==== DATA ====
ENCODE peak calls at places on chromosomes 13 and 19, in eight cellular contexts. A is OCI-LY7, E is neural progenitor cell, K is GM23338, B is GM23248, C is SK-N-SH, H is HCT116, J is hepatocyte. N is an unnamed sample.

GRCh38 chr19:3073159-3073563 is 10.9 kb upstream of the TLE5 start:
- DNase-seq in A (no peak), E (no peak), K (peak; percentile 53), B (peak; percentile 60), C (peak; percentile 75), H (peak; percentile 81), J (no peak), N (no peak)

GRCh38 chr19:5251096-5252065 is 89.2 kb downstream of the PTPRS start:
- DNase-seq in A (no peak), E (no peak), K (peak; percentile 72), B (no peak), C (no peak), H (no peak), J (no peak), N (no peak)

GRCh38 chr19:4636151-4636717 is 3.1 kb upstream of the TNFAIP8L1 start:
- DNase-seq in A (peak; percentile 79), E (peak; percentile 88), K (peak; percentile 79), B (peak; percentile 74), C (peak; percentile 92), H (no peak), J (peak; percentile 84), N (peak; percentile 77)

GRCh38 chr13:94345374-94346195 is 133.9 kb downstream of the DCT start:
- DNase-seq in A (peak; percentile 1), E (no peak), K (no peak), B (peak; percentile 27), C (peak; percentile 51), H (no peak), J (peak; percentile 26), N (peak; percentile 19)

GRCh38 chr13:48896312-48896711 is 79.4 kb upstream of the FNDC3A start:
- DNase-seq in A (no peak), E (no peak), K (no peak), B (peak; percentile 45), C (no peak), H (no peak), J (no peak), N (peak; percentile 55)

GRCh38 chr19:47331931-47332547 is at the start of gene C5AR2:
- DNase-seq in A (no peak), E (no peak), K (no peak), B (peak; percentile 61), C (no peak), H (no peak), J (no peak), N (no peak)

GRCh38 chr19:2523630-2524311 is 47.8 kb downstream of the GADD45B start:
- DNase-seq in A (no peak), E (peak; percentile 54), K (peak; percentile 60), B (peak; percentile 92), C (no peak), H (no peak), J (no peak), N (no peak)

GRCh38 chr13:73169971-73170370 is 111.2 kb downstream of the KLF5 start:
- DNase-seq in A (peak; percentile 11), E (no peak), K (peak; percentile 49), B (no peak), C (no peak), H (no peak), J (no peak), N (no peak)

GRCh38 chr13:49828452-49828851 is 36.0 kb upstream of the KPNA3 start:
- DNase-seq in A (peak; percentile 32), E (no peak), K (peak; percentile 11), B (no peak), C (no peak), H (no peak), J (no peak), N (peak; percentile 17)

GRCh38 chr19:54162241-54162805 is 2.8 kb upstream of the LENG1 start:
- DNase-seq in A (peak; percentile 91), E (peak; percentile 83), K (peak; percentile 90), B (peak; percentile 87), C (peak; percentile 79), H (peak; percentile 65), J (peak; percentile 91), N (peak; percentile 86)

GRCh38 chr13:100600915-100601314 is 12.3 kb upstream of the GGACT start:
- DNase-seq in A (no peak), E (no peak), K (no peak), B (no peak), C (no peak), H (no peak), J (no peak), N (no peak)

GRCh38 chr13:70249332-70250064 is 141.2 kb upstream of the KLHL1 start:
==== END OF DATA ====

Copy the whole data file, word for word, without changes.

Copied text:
ENCODE peak calls at places on chromosomes 13 and 19, in eight cellular contexts. A is OCI-LY7, E is neural progenitor cell, K is GM23338, B is GM23248, C is SK-N-SH, H is HCT116, J is hepatocyte. N is an unnamed sample.

GRCh38 chr19:3073159-3073563 is 10.9 kb upstream of the TLE5 start:
- DNase-seq in A (no peak), E (no peak), K (peak; percentile 53), B (peak; percentile 60), C (peak; percentile 75), H (peak; percentile 81), J (no peak), N (no peak)

GRCh38 chr19:5251096-5252065 is 89.2 kb downstream of the PTPRS start:
- DNase-seq in A (no peak), E (no peak), K (peak; percentile 72), B (no peak), C (no peak), H (no peak), J (no peak), N (no peak)

GRCh38 chr19:4636151-4636717 is 3.1 kb upstream of the TNFAIP8L1 start:
- DNase-seq in A (peak; percentile 79), E (peak; percentile 88), K (peak; percentile 79), B (peak; percentile 74), C (peak; percentile 92), H (no peak), J (peak; percentile 84), N (peak; percentile 77)

GRCh38 chr13:94345374-94346195 is 133.9 kb downstream of the DCT start:
- DNase-seq in A (peak; percentile 1), E (no peak), K (no peak), B (peak; percentile 27), C (peak; percentile 51), H (no peak), J (peak; percentile 26), N (peak; percentile 19)

GRCh38 chr13:48896312-48896711 is 79.4 kb upstream of the FNDC3A start:
- DNase-seq in A (no peak), E (no peak), K (no peak), B (peak; percentile 45), C (no peak), H (no peak), J (no peak), N (peak; percentile 55)

GRCh38 chr19:47331931-47332547 is at the start of gene C5AR2:
- DNase-seq in A (no peak), E (no peak), K (no peak), B (peak; percentile 61), C (no peak), H (no peak), J (no peak), N (no peak)

GRCh38 chr19:2523630-2524311 is 47.8 kb downstream of the GADD45B start:
- DNase-seq in A (no peak), E (peak; percentile 54), K (peak; percentile 60), B (peak; percentile 92), C (no peak), H (no peak), J (no peak), N (no peak)

GRCh38 chr13:73169971-73170370 is 111.2 kb downstream of the KLF5 start:
- DNase-seq in A (peak; percentile 11), E (no peak), K (peak; percentile 49), B (no peak), C (no peak), H (no peak), J (no peak), N (no peak)

GRCh38 chr13:49828452-49828851 is 36.0 kb upstream of the KPNA3 start:
- DNase-seq in A (peak; percentile 32), E (no peak), K (peak; percentile 11), B (no peak), C (no peak), H (no peak), J (no peak), N (peak; percentile 17)

GRCh38 chr19:54162241-54162805 is 2.8 kb upstream of the LENG1 start:
- DNase-seq in A (peak; percentile 91), E (peak; percentile 83), K (peak; percentile 90), B (peak; percentile 87), C (peak; percentile 79), H (peak; percentile 65), J (peak; percentile 91), N (peak; percentile 86)

GRCh38 chr13:100600915-100601314 is 12.3 kb upstream of the GGACT start:
- DNase-seq in A (no peak), E (no peak), K (no peak), B (no peak), C (no peak), H (no peak), J (no peak), N (no peak)

GRCh38 chr13:70249332-70250064 is 141.2 kb upstream of the KLHL1 start: